We got home and there was a message on the answering machine at our editing room. A guy named Tom Smith had called from Lucasfilm, and asked us to get back to him as soon as possible. All we could think of was, “how could we owe money to George Lucas?” Lies had been finished with considerable debt attached, and the conclusion was more than reasonable. Then we figured the call must have been relating to a crew member of ours who needed a reference. That made more sense. So we called, and Tom said he was producing this second Ewok TV movie, and wondered if we were interested in directing it.

It turned out we had sent a tape of Lies over to Amblin because we’d heard they were looking for new directors for Amazing Stories, and when George had asked Spielberg (or Tom had asked an Amblin exec, perhaps) if they’d come across any non-DGA directors who might be good for the Ewok thing, our tape was among those that was passed along.

We flew up to see George about a day later, and on the plane we talked about what to do with the film. We hadn’t been wild about the first Ewok film, especially about the Burl Ives narration, and the slightly sappy tone. So we talked about films we loved as kids, and when we saw George a few hours later, we told him we loved Swiss Family Robinson, and The Seventh Voyage of Sinbad, and several other adventure things along those lines.

He thought pirates sounded great, but figured they should be really big to contrast the small size of the Ewoks. And he had just watched Hiedi with his then 5 year old daughter, and he liked the idea of the grumpy old man and the orphan girl. None of us were wild about the rest of the family, so he said fine, we’ll just kill them all off in the opening scene.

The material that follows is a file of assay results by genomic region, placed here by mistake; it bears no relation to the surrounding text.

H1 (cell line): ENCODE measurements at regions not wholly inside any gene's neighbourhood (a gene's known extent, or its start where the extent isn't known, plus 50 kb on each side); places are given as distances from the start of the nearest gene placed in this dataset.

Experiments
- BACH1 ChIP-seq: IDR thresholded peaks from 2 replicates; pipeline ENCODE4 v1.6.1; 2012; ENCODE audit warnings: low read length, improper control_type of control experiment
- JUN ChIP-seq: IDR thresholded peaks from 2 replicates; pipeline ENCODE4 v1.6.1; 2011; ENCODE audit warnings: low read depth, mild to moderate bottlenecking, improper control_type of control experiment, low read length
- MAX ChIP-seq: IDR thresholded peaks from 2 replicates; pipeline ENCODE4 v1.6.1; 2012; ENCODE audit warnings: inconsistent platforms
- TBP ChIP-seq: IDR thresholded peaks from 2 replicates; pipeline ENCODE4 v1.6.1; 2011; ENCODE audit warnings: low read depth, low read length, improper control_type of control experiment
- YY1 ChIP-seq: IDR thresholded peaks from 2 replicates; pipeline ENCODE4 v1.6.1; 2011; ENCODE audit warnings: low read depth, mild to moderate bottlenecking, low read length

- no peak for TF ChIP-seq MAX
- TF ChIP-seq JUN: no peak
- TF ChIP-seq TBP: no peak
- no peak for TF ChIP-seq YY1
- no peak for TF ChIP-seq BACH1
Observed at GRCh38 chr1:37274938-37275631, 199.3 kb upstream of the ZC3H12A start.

And the rest of the story is history.

The writing of the script is something else. We were just hired to direct, but since no writer was yet attached, the story was roughly worked out between us and George in a four hour session, with a second four hour session the next day filling in the details. That second story session brought in Production Designer/second Unit director Joe Johnston for input, and Producer Tom Smith whipped it all into a 25 page treatment.

The writer who was hired was British, and there was a real push to get the script done quickly. We spent about 4 days a week commuting from LA to Marin to work on design ideas and scout locations, and on April 1st we moved up there to start full time preproduction. That day the script arrived from England. And it SUCKED in a huge way. Everybody was freaking out, because it was so bad that there was fear that the plug would be pulled on the whole thing. At which point everyone started looking at us. “You guys could write it, couldn’t you?”

This was one week before casting and set construction was set to begin. So we spent one week splitting our time between writing in a motel room, while scouting locations at and around the Ranch, and working with our storyboard artist at the same time. (Paul Chadwick of Concrete and Matrix fame, who had done the storyboards and designs for Lies.) For that matter, Paul was a co-writer in a way, because in many case toward the end of that week, we were just writing action scenes based on thumbnail doodles he was doing.